Rick Wayne's Reviews > War with the Newts

War with the Newts by Karel Čapek
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it was amazing

One of the best works of fiction in any genre, in any language. (Yes, it's that good.) Capek takes on humanity itself and leaves no one standing. The lessons of his imagined catastrophe are chilling in their realism and as applicable today, 80+ years after it was written, as to centuries past. Smart, incisive, and most of all timeless. My only regret is that I didn't read this sooner.

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One could devote an entire book to the study of this one -- not just the content but the form. While there is a definite flow to the narrative and some of the characters occasionally reappear, there is not a protagonist in the classic sense. In fact, Capek takes pot shots at such human self-centeredness (where we readers imagine ourselves the protagonist) with the character of Mr. Povondra, the humble doorman who believes everything that has happened has hinged on him.

Without a central protagonist, Capek explodes the concept of a novel. Each chapter is a slice or vignette that illustrates in one episode some part of the larger story of man's encounter with the newts. Some chapters are straightforwardly narrative; others read like transcripts; one has copious footnotes; newspaper articles are quoted at length; and the last is the author talking to himself -- and this some 30 years before Vonnegut.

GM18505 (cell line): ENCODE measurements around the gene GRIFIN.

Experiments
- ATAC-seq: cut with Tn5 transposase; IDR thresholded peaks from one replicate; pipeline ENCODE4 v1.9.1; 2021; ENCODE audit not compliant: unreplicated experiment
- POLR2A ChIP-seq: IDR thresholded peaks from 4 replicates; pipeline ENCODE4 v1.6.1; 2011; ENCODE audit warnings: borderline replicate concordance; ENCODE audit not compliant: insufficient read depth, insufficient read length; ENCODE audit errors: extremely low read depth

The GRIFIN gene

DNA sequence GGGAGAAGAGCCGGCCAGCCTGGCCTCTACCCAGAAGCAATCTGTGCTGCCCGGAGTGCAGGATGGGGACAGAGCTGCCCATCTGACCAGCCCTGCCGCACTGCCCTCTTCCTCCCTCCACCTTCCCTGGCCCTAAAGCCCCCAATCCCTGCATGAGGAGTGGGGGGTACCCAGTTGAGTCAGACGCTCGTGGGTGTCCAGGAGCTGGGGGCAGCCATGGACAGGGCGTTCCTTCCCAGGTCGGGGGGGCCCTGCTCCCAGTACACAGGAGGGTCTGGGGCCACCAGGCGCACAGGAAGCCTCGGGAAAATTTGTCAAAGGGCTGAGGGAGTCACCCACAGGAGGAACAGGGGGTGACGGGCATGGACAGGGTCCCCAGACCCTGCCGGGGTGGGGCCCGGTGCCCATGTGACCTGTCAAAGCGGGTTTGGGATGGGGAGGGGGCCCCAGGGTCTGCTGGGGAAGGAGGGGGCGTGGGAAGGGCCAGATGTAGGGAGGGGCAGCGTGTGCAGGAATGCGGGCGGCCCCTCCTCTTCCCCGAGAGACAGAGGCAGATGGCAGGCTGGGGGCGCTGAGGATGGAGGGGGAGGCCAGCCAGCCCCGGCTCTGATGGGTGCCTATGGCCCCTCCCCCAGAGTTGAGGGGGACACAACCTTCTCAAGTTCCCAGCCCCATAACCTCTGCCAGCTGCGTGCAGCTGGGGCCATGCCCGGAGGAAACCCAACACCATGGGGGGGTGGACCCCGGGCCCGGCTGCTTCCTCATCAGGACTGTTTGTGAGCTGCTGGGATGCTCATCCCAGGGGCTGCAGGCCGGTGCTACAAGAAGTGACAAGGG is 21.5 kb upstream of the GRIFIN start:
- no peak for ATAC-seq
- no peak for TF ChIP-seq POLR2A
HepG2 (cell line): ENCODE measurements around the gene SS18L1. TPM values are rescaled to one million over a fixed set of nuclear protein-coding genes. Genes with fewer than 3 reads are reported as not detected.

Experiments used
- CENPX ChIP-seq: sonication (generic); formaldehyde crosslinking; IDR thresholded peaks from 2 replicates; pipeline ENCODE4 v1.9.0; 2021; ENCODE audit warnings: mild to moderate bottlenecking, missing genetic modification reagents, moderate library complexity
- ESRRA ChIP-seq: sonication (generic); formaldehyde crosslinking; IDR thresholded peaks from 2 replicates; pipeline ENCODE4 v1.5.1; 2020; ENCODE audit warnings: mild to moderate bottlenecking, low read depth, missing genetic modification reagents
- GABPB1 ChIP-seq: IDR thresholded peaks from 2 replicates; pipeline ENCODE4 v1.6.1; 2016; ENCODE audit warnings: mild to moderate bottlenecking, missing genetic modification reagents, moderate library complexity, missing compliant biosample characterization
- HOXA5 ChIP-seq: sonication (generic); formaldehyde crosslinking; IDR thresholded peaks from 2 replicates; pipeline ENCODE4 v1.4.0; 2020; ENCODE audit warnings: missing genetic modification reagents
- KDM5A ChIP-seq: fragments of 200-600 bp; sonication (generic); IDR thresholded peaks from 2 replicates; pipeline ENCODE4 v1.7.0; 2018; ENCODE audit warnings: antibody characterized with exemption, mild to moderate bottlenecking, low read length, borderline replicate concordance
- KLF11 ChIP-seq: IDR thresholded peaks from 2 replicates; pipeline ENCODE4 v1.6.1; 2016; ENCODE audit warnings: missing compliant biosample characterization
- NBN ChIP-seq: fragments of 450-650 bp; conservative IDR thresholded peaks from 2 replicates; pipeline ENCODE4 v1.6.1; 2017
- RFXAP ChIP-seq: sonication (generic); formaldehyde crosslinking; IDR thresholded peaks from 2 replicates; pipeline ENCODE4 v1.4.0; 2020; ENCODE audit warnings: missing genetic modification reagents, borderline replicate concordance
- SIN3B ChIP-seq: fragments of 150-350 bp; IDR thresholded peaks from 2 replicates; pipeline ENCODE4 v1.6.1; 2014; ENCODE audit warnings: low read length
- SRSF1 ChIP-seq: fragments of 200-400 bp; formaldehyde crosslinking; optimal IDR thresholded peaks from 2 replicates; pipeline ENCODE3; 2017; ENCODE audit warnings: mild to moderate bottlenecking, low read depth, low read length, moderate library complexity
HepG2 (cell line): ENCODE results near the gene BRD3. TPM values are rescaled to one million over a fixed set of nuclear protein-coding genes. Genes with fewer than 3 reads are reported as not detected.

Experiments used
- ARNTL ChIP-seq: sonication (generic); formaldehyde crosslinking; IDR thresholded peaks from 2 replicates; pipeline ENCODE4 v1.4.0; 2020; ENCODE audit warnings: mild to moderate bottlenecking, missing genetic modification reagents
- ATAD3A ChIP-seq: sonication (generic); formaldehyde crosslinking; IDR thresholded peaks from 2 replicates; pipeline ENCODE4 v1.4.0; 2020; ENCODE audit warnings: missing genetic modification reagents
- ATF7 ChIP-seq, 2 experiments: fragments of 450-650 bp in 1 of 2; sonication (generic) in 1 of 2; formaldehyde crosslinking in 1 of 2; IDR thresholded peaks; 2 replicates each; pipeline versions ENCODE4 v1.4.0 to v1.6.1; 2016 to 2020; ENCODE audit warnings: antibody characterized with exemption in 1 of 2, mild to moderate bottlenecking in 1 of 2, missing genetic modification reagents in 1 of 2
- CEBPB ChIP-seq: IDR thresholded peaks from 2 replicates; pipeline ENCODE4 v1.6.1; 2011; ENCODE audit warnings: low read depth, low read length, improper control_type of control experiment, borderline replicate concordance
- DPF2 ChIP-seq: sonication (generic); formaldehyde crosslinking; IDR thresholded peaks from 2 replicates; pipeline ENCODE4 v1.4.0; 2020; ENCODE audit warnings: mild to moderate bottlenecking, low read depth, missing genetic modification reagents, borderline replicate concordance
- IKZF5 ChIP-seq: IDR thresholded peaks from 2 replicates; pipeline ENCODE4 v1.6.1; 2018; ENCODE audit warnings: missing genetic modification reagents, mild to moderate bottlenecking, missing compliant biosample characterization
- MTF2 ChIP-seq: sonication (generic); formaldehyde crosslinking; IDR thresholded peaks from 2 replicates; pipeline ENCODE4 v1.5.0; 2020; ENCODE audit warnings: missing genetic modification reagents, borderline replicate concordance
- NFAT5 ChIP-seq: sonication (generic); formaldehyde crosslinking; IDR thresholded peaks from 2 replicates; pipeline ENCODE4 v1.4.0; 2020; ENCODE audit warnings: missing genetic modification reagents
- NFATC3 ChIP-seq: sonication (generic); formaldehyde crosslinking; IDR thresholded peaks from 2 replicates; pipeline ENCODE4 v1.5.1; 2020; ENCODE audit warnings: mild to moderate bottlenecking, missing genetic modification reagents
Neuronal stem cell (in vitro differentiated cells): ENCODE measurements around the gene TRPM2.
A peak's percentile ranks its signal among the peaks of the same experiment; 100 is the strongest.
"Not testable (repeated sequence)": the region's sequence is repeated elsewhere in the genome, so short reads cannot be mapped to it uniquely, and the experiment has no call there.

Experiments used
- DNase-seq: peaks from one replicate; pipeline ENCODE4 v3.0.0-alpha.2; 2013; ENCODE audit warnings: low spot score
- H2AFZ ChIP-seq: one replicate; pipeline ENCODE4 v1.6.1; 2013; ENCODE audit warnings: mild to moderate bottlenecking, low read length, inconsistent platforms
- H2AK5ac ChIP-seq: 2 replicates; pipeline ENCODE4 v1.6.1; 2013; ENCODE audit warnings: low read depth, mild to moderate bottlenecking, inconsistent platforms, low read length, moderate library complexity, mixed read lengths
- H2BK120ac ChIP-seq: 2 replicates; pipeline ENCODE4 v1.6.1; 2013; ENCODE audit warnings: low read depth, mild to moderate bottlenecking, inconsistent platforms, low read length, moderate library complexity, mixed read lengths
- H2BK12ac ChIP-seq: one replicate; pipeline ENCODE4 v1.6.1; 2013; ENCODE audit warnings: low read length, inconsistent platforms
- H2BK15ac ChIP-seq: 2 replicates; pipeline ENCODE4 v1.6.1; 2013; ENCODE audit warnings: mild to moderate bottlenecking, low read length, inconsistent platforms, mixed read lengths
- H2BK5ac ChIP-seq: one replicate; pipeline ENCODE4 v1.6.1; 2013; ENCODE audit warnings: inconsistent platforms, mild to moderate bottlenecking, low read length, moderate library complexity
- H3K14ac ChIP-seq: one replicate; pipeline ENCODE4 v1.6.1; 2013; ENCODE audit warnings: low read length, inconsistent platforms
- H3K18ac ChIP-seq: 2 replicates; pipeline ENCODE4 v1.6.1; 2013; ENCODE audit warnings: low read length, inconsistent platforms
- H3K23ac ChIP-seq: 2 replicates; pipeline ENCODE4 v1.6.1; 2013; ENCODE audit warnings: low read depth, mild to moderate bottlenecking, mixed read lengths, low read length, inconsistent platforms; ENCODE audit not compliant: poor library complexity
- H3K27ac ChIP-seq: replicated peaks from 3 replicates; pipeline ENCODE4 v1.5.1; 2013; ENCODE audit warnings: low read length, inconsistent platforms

If that seems off-putting, it isn't. That's its genius. It not only "works," in that it tells a compelling story, you will see echoes of contemporary events that Capek couldn't possibly have predicted -- and not just looming catastrophes like the environmental crisis, but our current preoccupation with "fake news" and the cult of celebrity. Imagine yourself writing a book as elegantly applicable to the year 2100 as to today. That's the achievement.
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Reading Progress

Finished Reading
March 26, 2018 – Shelved

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